The country as a whole gives Congress a 16 percent approval rating right now, according to Gallup. It’s hard to compare questions from two different surveys. But it’s clear that small business owners have a dim view of their elected officials, according to the survey published today by the National Small Business Association.
There are about 28 million small businesses in the U.S., and according to the NSBA survey, their owners all vote. Or, almost all of the people the NSBA surveyed: 95 percent of the 1,800 business owners in the poll said they pull a lever in national elections. Small business owners are also good for campaign cash: 63 percent of respondents said they made donations to a political candidate.
No surprise, then, that candidates such as McCarthy play up their small business pedigrees. In 2010 alone, Americans sent 33 small business owners and entrepreneurs to Congress—a count that excluded those with professional practices such as doctors and lawyers, as well as those who sold or left their businesses more than five years before their election. Small business is second only to the military in institutions that most Americans trust, according to Gallup. (Congress’s rating on that front: 7 percent have a lot of confidence in it.)
The NSBA survey, conducted online in May with a sample that included both members and non-members, found Republicans were less satisfied than Democrats, but neither group gave government high marks.
That’s likely because Beltway gridlock has prevented Congress from enacting tax reform and reining in health-care costs, write NSBA Chair Jeff Van Winkle and CEO Todd McCracken in an introduction to the survey. “These actions are far more important than a hat-tip to small business during a stump-speech,” they write. Or, for that matter, more important than any elected official’s past experience on Main Street.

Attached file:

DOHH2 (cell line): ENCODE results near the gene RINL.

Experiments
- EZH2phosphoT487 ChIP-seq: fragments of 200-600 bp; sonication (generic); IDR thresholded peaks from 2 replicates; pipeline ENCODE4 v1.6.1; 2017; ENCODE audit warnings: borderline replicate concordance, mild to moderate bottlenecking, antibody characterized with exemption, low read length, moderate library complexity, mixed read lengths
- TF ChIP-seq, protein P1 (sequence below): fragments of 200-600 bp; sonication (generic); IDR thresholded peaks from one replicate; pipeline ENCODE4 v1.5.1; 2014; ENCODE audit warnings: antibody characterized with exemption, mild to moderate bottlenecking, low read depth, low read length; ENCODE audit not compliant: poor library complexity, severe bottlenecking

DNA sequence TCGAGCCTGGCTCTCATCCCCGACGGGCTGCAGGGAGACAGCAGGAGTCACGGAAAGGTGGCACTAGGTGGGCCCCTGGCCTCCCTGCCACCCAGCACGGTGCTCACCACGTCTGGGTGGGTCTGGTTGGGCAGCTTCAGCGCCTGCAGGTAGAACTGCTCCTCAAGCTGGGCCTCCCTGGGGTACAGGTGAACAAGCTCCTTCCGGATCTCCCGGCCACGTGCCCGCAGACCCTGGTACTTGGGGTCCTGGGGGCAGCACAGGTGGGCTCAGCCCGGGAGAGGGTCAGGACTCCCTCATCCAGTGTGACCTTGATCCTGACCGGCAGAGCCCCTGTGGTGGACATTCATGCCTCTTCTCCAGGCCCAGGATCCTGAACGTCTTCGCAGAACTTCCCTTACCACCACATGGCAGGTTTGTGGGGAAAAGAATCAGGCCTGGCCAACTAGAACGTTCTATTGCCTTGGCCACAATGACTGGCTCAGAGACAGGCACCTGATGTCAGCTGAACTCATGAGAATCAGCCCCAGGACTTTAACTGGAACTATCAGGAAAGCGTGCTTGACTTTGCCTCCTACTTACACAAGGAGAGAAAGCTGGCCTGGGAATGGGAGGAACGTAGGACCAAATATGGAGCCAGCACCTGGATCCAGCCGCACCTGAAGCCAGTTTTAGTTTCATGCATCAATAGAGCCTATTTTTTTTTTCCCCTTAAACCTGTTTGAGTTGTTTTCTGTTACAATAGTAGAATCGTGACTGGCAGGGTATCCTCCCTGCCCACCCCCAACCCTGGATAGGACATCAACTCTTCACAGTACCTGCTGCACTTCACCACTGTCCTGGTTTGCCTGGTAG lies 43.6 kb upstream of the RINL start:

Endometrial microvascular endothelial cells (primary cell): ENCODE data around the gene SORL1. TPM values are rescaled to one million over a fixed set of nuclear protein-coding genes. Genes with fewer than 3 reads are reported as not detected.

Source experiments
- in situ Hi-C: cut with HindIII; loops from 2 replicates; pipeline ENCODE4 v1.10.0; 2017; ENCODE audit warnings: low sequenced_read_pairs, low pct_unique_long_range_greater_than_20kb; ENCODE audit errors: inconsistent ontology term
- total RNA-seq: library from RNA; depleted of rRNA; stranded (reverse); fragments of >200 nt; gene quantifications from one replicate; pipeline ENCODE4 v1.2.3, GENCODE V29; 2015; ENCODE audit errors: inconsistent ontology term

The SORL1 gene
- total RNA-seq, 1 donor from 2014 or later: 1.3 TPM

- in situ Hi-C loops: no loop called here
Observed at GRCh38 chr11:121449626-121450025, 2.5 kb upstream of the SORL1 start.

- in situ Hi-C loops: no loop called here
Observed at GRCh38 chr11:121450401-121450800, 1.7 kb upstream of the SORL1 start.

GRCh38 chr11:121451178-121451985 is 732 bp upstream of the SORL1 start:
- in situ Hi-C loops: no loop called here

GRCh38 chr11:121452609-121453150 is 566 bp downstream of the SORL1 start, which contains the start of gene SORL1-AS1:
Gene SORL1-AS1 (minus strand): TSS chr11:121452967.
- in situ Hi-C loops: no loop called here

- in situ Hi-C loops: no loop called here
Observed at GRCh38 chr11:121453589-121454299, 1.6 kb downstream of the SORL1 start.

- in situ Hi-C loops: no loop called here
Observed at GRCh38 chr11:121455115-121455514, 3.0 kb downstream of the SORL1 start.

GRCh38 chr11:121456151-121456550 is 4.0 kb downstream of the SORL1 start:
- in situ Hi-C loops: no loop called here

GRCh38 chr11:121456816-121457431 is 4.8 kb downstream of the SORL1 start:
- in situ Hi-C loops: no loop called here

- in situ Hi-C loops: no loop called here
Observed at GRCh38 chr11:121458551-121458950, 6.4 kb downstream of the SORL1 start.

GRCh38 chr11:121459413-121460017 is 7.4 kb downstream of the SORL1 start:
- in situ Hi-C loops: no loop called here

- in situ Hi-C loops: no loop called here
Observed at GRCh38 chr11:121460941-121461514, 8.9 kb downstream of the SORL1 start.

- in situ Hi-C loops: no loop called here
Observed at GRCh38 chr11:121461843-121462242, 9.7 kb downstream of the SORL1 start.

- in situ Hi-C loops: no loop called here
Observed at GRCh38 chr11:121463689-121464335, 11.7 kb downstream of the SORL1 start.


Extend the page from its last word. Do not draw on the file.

Clark is a reporter for Bloomberg Businessweek covering small business and entrepreneurship.

Wednesday, June 25, 2014

Aereo ruled illegal by Supreme Court; must pay copyright fees (ZDNet)

Summary: The future of Internet TV was decided by the U.S. Supreme Court. And it didn't go in cordcutters' favor.

By  for Networking |
Supreme Court

By a six-to-three vote, the U.S. Supreme Court reversed the decision of the US Second District Court in ABC vs. Aereo.
The bottom line: The Supreme Court has ruled that Aereo's over-the-air (OTA) TV over the Internet service is illegal.
According to the SCOTUSblog, "This ruling appears sweeping and definitive, determining that Aereo is illegal." At the same time, the Court claimed that "its ruling does not endanger other technologies." How that can be is an open question. Aereo had claimed that a decision against them might endanger other cloud-based media services.
It appears, however, that "the essence of the Aereo ruling is that Aereo is equivalent to a cable company, not merely an equipment provider." That, according to the court's decision, Aereo's "behind-the-scenes technological differences do not distinguish Aereo's system from cable systems, which do perform publicly."
Aereo was a service that lets you watch over-the-air TV over the Internet for $8 per month. It offered you the same network television shows that are available to anyone with an antenna. To do this, Aereo sets up clusters of miniature antennas in your local area.
For example, If you lived in New York, you'd be able to watch WABC, WCBS, and WNBC; when and if Aereo had expanded to in to Washington, you would have been able to watch WJLA, WUSA, and WRC; and so on.
When you signed up for the service, you were assigned two of those antennas. One is for watching live shows and the other is for recording programs. Your chosen local OTA shows are then also kept in cloud-based digital video recorder (DVR).
"This ruling appears sweeping and definitive, determining that Aereo is illegal."
This isn't just cloud DVR, though. Whether you were watching a "live" show or a recorded one, you're creating, the company stated, "three separate unique copies of the show, each in a different bit rate optimized for different streaming conditions. The lowest bit rate file is ideal for streaming over 3G connections. The medium rate file will work well over most Wi-Fi connections. The highest rate file is intended for really fast broadband connections. While watching, you can choose the video quality on your device. If you select 'auto', you will automatically choose the best bitrate for your current network conditions."